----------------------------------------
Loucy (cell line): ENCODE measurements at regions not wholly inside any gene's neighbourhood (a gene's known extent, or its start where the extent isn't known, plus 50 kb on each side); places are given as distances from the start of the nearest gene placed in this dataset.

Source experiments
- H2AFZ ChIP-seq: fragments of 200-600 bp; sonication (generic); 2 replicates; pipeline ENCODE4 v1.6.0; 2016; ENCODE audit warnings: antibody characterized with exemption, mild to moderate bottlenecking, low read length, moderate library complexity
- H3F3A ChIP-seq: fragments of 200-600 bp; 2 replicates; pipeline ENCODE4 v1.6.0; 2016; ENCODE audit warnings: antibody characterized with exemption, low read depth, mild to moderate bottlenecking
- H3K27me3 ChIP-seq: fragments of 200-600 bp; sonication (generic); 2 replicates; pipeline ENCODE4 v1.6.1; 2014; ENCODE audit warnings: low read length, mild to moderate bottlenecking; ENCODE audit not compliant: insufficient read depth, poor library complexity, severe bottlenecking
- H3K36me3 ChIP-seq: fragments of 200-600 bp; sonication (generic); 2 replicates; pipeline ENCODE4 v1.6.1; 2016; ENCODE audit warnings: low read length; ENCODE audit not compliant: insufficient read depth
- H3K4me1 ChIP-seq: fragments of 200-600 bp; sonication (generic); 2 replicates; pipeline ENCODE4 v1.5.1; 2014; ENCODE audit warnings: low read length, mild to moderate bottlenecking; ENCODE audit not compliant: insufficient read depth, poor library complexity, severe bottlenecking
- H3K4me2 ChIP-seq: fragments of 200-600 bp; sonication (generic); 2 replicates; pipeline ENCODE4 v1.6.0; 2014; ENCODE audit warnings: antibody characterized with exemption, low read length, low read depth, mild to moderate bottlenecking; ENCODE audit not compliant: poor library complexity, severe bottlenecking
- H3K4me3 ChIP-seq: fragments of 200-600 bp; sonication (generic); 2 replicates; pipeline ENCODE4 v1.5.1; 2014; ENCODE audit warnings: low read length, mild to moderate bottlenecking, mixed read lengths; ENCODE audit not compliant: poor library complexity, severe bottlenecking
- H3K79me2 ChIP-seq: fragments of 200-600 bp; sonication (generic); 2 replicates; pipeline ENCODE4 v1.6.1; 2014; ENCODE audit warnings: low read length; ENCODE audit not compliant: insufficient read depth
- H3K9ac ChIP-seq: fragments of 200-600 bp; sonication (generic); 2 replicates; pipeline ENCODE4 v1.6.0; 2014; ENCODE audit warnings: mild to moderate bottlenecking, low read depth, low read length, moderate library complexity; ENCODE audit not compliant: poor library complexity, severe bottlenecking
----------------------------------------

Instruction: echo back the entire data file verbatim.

Loucy (cell line): ENCODE measurements at regions not wholly inside any gene's neighbourhood (a gene's known extent, or its start where the extent isn't known, plus 50 kb on each side); places are given as distances from the start of the nearest gene placed in this dataset.

Source experiments
- H2AFZ ChIP-seq: fragments of 200-600 bp; sonication (generic); 2 replicates; pipeline ENCODE4 v1.6.0; 2016; ENCODE audit warnings: antibody characterized with exemption, mild to moderate bottlenecking, low read length, moderate library complexity
- H3F3A ChIP-seq: fragments of 200-600 bp; 2 replicates; pipeline ENCODE4 v1.6.0; 2016; ENCODE audit warnings: antibody characterized with exemption, low read depth, mild to moderate bottlenecking
- H3K27me3 ChIP-seq: fragments of 200-600 bp; sonication (generic); 2 replicates; pipeline ENCODE4 v1.6.1; 2014; ENCODE audit warnings: low read length, mild to moderate bottlenecking; ENCODE audit not compliant: insufficient read depth, poor library complexity, severe bottlenecking
- H3K36me3 ChIP-seq: fragments of 200-600 bp; sonication (generic); 2 replicates; pipeline ENCODE4 v1.6.1; 2016; ENCODE audit warnings: low read length; ENCODE audit not compliant: insufficient read depth
- H3K4me1 ChIP-seq: fragments of 200-600 bp; sonication (generic); 2 replicates; pipeline ENCODE4 v1.5.1; 2014; ENCODE audit warnings: low read length, mild to moderate bottlenecking; ENCODE audit not compliant: insufficient read depth, poor library complexity, severe bottlenecking
- H3K4me2 ChIP-seq: fragments of 200-600 bp; sonication (generic); 2 replicates; pipeline ENCODE4 v1.6.0; 2014; ENCODE audit warnings: antibody characterized with exemption, low read length, low read depth, mild to moderate bottlenecking; ENCODE audit not compliant: poor library complexity, severe bottlenecking
- H3K4me3 ChIP-seq: fragments of 200-600 bp; sonication (generic); 2 replicates; pipeline ENCODE4 v1.5.1; 2014; ENCODE audit warnings: low read length, mild to moderate bottlenecking, mixed read lengths; ENCODE audit not compliant: poor library complexity, severe bottlenecking
- H3K79me2 ChIP-seq: fragments of 200-600 bp; sonication (generic); 2 replicates; pipeline ENCODE4 v1.6.1; 2014; ENCODE audit warnings: low read length; ENCODE audit not compliant: insufficient read depth
- H3K9ac ChIP-seq: fragments of 200-600 bp; sonication (generic); 2 replicates; pipeline ENCODE4 v1.6.0; 2014; ENCODE audit warnings: mild to moderate bottlenecking, low read depth, low read length, moderate library complexity; ENCODE audit not compliant: poor library complexity, severe bottlenecking